Police Story – Men at Arms

men-at-arms-2Individuals aren’t naturally paid-up members of the human race, except biologically. They need to be bounced around by the Brownian notion of society; which is a mechanism by which human beings remind another that they are…well…human beings.

When you open Men at Arms, you are confronted with a hitherto unseen thing. Early Discworld books had the odd quote from science fiction and fantasy magazines lauding Pratchett as a comic and literary genius. With Men at Arms, there are the names of The Financial Times, The Daily Telegraph, The Sunday Times. Even OK! Magazine. The Discworld author has gone all respectable. Granted this is a move long overdue because every book since Pyramids (bar Faust, Eric) has been a doozy.

As I wrote last week, Lords and Ladies was one of Pratchett’s finest books to date but an incredibly difficult one to discuss. It so skilfully dealt with the themes I have been looking at during the past few months that I felt I had little to say beyond a series of links to posts where he first looked at power, death, the strength of belief, gender and so on. This was frustrating as the book managed to arguably be the best representation of what he wants his fiction to do.

Nevertheless, Lords and Ladies felt like the closing of Act One of the Discworld Saga. The reader needed a change and we get it with Men at Arms, which sees the welcome return of the Night’s Watch. Here Pratchett throws race and class into the mix. Like Guards! Guards!, it has its flaws but it’s a healthy sign that Pratchett knows where to take the Discworld next.

Edward D’Eath, an aristocratic and ambitious assassin fallen on hard times, discovers Ankh-Morpokh’s one true king is alive and conspires to usurp The Patrician, its current ruler, and place the rightful royal on the throne, bringing back an era when lords and ladies had power, not these upstart Guilds ruining the place. He steals a gonne from the Assassins’ Guild and sets about his plans.

Meanwhile, as any reader of Guards! Guards! knows, Ankh-Morpork has its true king in Corporal Carrot, the human raised by dwarfs now walking the mean streets as a man of the Night’s Watch. The Patrician has decided to swell the Watch’s ranks to incorporate more of the Discworld’s myriad species. So dwarves and trolls are added into the mix, as well as its first woman (and first werewolf), Angua.

Pratchett uses the various species of Ankh-Morpork piled on top of one another to examine race. His conclusions are relatively straightforward – that tolerance comes with the knowledge and experience of other races (something that sits firmly within Pratchett’s belief that worldliness is vital for humans) – but what he does to get us there is fantastic.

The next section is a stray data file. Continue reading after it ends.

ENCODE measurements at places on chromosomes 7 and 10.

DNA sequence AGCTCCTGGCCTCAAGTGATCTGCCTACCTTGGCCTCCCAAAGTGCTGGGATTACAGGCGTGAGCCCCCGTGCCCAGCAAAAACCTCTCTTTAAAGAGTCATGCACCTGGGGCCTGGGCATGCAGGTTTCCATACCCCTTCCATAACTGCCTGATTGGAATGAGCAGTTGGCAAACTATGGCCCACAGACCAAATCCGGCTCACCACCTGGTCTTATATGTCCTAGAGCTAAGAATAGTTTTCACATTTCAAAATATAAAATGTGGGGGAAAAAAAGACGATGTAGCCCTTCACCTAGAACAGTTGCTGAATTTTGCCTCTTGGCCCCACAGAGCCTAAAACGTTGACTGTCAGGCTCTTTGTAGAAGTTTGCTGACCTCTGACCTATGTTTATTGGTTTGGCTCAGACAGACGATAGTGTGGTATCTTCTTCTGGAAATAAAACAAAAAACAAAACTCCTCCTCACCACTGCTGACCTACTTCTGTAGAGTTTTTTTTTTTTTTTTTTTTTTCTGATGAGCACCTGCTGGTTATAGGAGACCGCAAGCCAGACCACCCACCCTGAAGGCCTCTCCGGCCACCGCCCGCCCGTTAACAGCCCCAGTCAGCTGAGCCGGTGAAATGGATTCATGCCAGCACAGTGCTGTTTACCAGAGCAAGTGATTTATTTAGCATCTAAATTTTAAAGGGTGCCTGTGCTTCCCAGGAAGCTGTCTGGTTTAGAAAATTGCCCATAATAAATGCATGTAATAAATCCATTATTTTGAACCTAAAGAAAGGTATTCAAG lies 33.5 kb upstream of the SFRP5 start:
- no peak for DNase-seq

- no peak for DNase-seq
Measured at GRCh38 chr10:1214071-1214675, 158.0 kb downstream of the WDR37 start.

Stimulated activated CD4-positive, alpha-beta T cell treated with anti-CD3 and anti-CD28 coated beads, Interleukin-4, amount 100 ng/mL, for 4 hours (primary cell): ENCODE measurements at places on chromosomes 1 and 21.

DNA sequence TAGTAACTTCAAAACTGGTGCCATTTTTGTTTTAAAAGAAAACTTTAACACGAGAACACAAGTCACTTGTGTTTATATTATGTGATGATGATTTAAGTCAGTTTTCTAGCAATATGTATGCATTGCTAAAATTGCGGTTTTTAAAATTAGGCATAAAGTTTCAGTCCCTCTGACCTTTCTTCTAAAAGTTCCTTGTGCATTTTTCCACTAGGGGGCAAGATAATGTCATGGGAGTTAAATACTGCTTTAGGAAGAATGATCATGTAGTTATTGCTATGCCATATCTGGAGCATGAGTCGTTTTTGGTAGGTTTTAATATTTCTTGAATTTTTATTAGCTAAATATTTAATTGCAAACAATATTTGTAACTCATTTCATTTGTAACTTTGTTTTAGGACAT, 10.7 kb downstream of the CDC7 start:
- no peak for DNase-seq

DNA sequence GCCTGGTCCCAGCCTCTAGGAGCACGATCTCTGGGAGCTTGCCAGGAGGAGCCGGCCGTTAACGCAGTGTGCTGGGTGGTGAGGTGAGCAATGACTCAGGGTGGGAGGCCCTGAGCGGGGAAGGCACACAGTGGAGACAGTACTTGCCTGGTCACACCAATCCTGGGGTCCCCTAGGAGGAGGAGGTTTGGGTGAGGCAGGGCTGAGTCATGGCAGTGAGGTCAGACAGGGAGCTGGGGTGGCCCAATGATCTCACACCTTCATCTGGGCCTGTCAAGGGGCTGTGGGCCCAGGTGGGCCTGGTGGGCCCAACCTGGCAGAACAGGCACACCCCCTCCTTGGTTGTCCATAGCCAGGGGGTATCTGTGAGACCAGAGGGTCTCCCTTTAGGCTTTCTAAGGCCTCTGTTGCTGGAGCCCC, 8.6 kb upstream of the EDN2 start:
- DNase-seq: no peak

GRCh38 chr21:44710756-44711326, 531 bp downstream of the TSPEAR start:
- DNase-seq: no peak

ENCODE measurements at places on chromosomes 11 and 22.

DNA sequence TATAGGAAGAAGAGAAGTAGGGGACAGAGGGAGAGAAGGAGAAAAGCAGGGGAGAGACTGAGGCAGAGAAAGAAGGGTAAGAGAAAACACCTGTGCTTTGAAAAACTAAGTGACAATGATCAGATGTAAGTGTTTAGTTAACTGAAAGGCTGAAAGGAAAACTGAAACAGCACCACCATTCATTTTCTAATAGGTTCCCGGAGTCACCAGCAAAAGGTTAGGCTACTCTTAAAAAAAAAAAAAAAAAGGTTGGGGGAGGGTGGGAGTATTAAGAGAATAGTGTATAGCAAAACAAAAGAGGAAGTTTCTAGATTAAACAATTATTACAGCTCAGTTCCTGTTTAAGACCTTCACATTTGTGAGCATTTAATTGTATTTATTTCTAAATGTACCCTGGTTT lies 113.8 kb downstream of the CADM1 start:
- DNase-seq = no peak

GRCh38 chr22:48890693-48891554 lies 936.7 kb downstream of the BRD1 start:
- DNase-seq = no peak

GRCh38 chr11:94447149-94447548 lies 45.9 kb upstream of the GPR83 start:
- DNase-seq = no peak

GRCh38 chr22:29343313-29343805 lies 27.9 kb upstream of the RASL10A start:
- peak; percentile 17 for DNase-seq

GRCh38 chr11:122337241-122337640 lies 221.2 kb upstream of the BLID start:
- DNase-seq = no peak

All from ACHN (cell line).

Practically everyone in Men at Arms is speciesist. Dwarves hate trolls, trolls hate dwarves and it is this backdrop of simmering tension between the two that provides the backdrop to the novel. Perhaps unsurprisingly, speciesism also stretches to the police. Vimes, the no-nonsense copper at the head of the Watch, would probably be the first to say “I’m not speciesist, but…”

Vimes disliked vampires. Dwarfs were law-abiding little buggers when they were sober, and even trolls were all right if you kept them where you could see them. But the undead made his neck itch. Live and let live was all very well but there was a problem right there, when you thought about it logically…

Even Carrot (CARROT!), the innocent and lovable country boy and destined king of the city, is uneasy about the undead. The only people who don’t seem to be speciesist in the novel are The Patrician and Cut Me Own Throat Dibbler, who doesn’t view anyone with any prejudice; they are all just purses and wallets to him, the city’s greatest trader of dubious cooked meats.

It adds a degree of complexity to the novel rather than just drawing the easy ‘racist = bad/non-racist = good’. The reader knows that Carrot and Vimes are good people; the latter we find out has been rendering himself destitute by giving money away to the families of those who lost their lives in the line of duty. But their flaws and the tensions that these generate make them great characters.

Having first met him literally in the gutter, Vimes is going up in the world ahead of his pending marriage to Lady Sybil Ramkin, the richest woman in Ankh-Morpork. His social climbing puts him in touch with some, um, interesting characters. Like the Duke of Eorle:

“I admit that the old kings were not necessarily our kind of people, towards the end…but at least they stood for something, in my humble opinion. We had a decent city in those days.People were more respectful and knew their place. People put in a decent day’s work, they didn’t laze around all the time. And we certainly didn’t open the fates to whatever riff-raff was capable of walking through. And of course we also had law.”